Tony Myers, P.E., Global Drinking Water Treatment Technologist

Water quality is of the utmost importance with this project. Explain how your role works to provide City of Waukesha residents high quality water.
The Waukesha Water Utility has always been proactive in protecting water quality and going beyond regulations to protect public health. I started working with Waukesha in the early 2000’s on a Future Water Supply study. That study set the course for further investigating Lake Michigan as a drinking water source, and carefully evaluating the important factors that go into choosing a long-term water supply. The science-based evaluation methods served us well during the five years of applying for Lake Michigan water.

My current role in helping to bring Lake Michigan water to Waukesha is studying water quality once the Lake Michigan water enters Waukesha water distribution pipes. We will be running Milwaukee treated drinking water through Waukesha’s water pipes on a small scale, called a “pipe loop” study. We will be analyzing the chemistry and quality of the water as it passes through Waukesha’s pipes so that Waukesha residents obtain high quality water that meets all regulations. This study is anticipated to last nearly a year.

Other aspects of the water quality study include flushing pipes to remove sediment, a water sampling and monitoring program to obtain the best information for optimization, and public outreach so customers know what is changing and when.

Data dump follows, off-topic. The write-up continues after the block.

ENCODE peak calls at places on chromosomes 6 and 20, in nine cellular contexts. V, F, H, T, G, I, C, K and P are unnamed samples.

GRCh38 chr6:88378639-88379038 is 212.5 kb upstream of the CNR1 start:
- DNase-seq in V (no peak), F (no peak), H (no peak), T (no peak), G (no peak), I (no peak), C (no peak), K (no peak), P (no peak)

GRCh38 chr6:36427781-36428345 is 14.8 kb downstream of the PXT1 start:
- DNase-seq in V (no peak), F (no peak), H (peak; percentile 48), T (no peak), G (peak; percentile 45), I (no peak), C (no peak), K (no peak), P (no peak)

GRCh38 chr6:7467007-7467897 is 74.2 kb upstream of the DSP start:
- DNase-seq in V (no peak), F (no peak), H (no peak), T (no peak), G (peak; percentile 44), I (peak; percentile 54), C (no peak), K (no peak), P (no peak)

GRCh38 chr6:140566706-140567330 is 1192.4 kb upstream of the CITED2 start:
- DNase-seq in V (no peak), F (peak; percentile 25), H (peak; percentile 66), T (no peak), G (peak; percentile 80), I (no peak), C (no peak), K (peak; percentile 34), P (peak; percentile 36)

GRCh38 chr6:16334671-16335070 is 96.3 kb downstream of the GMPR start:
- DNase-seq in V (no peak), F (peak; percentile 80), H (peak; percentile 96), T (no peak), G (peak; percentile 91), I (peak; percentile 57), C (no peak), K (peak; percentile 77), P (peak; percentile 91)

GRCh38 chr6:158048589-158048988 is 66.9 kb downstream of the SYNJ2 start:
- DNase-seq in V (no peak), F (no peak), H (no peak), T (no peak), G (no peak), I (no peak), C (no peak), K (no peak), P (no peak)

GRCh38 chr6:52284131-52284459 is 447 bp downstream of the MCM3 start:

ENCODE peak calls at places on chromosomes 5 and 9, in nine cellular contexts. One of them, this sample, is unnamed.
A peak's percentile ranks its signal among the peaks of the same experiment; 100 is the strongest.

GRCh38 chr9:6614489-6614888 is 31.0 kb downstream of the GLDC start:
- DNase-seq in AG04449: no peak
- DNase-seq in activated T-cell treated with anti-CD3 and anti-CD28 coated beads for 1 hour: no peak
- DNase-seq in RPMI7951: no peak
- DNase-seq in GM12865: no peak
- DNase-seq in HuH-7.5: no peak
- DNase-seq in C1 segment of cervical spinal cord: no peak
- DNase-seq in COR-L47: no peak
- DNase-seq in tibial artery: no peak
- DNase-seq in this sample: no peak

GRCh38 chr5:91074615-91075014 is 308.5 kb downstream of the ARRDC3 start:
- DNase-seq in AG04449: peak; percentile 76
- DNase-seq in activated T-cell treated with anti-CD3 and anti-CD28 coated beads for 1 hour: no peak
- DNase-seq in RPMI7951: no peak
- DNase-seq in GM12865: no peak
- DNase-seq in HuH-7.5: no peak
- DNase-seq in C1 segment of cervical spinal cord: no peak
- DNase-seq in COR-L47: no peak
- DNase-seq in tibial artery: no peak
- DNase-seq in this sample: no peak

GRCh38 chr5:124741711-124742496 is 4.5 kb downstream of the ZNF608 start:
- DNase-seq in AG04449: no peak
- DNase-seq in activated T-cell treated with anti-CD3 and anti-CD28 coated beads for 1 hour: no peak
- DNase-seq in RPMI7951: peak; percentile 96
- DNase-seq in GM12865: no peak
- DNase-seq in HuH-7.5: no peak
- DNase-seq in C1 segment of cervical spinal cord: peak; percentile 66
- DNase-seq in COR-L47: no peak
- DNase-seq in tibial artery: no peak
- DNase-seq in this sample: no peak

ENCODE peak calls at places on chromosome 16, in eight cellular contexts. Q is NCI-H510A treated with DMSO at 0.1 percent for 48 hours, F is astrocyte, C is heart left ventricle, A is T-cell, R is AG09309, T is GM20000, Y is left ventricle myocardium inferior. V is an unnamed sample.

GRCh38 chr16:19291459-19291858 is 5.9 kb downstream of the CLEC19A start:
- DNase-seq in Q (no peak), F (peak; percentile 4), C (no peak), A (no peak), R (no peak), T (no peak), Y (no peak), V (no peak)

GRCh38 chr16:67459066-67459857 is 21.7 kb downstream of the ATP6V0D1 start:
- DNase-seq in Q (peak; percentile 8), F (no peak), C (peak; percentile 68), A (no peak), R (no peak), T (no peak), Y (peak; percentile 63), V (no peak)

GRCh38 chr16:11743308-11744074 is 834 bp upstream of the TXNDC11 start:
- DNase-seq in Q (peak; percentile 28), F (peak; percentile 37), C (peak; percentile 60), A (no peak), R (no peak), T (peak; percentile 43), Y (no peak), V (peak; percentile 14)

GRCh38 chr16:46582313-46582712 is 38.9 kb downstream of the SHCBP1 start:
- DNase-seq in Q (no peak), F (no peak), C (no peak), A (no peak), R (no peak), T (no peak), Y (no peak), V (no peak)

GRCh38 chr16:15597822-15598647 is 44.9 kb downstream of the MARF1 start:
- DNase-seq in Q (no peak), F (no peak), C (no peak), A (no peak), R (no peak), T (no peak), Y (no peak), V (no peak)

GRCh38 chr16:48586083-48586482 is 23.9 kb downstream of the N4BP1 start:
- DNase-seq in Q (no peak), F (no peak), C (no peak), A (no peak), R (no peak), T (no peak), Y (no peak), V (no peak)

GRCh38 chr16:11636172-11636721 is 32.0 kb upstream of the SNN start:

What is one unusual or interesting aspect of your job?
My job is never the same on any given day. Although water is made up of the same three atoms everywhere, water quality is different because different things dissolve in the water over the years. Even water from the same lake can be different depending on where it is drawn from. That makes life interesting for a water treatment engineer. I have analyzed water from Australia, Singapore, Guatemala, Canada, and all over the United States. Each location has unique water chemistry aspects, and thus unique treatment aspects. In addition, regulations and cultures change from country to country. That also changes how water is treated and delivered.

I have truly enjoyed my three decades as a water treatment engineer. I enjoy the technical challenges, but also the great people I get to meet in the water industry.